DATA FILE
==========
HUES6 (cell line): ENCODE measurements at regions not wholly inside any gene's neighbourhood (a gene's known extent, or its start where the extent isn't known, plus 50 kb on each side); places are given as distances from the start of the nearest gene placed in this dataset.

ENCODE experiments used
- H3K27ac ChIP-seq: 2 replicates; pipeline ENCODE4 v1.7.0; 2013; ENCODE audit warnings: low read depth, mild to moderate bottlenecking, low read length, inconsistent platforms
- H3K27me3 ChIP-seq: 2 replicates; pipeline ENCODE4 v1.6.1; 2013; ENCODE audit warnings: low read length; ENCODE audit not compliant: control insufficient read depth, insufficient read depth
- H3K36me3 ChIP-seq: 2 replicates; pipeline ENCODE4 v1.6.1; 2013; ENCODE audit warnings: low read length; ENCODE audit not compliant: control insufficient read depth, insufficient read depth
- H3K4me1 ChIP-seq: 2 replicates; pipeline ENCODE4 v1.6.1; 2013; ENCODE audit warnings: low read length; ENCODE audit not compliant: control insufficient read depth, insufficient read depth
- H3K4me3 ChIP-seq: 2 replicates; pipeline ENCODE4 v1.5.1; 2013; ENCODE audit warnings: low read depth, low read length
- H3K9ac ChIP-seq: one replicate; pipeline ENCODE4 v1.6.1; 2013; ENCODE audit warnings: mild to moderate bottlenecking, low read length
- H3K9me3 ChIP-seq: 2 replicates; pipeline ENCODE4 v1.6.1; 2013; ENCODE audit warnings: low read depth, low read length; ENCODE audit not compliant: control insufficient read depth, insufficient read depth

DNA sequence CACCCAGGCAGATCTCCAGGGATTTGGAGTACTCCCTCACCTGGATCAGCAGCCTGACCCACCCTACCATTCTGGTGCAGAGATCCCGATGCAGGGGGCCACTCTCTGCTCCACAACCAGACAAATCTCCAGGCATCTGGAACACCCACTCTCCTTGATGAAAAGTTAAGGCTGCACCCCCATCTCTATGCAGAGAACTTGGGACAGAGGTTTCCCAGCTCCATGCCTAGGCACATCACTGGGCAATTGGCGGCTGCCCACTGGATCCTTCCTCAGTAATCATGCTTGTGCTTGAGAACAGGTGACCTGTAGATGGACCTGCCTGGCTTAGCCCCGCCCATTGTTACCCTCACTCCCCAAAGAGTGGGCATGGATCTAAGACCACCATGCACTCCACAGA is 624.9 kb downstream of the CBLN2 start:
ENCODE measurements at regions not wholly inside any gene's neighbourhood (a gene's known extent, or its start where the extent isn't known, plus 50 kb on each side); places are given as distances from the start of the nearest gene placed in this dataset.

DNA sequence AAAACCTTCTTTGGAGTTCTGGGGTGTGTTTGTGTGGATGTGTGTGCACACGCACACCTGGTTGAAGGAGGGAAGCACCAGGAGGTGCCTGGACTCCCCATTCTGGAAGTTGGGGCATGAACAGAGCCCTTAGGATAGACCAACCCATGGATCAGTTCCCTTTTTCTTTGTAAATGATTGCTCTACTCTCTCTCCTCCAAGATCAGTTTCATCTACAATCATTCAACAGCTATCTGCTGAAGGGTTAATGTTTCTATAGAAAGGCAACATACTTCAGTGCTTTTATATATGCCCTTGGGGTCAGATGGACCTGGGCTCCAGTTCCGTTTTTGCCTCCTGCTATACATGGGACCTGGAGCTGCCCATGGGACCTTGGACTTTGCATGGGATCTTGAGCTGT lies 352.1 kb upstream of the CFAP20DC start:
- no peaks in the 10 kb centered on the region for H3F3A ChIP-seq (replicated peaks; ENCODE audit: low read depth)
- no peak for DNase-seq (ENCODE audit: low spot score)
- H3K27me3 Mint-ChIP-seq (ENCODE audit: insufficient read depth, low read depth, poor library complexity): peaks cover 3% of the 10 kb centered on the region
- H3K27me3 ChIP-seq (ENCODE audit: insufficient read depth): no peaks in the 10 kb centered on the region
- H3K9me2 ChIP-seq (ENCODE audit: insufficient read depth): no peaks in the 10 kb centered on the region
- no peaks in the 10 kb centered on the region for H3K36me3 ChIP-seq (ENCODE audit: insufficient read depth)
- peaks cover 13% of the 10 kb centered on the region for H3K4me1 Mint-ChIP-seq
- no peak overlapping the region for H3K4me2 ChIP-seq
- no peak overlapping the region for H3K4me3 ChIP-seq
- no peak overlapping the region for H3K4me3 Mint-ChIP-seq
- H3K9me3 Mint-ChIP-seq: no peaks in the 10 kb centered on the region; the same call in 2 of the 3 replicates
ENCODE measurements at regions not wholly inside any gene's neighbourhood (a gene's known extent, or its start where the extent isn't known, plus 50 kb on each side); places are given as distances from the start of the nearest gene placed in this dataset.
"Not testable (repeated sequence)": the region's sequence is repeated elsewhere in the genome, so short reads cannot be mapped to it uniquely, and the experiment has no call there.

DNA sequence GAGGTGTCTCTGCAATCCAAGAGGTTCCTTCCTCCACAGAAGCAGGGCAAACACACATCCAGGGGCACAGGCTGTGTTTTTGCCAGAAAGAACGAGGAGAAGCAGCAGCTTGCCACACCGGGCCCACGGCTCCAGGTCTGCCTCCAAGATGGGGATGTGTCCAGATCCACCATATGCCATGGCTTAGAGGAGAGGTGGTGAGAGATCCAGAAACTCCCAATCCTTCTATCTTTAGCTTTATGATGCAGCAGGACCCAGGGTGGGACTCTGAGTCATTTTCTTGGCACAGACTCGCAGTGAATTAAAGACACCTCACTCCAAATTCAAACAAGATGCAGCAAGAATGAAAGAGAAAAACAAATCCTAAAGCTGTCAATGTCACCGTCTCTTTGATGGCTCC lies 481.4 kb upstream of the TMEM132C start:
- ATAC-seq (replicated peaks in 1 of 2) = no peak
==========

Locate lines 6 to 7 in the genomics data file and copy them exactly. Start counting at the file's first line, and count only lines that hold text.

- H3K4me1 ChIP-seq: 2 replicates; pipeline ENCODE4 v1.6.1; 2013; ENCODE audit warnings: low read length; ENCODE audit not compliant: control insufficient read depth, insufficient read depth
- H3K4me3 ChIP-seq: 2 replicates; pipeline ENCODE4 v1.5.1; 2013; ENCODE audit warnings: low read depth, low read length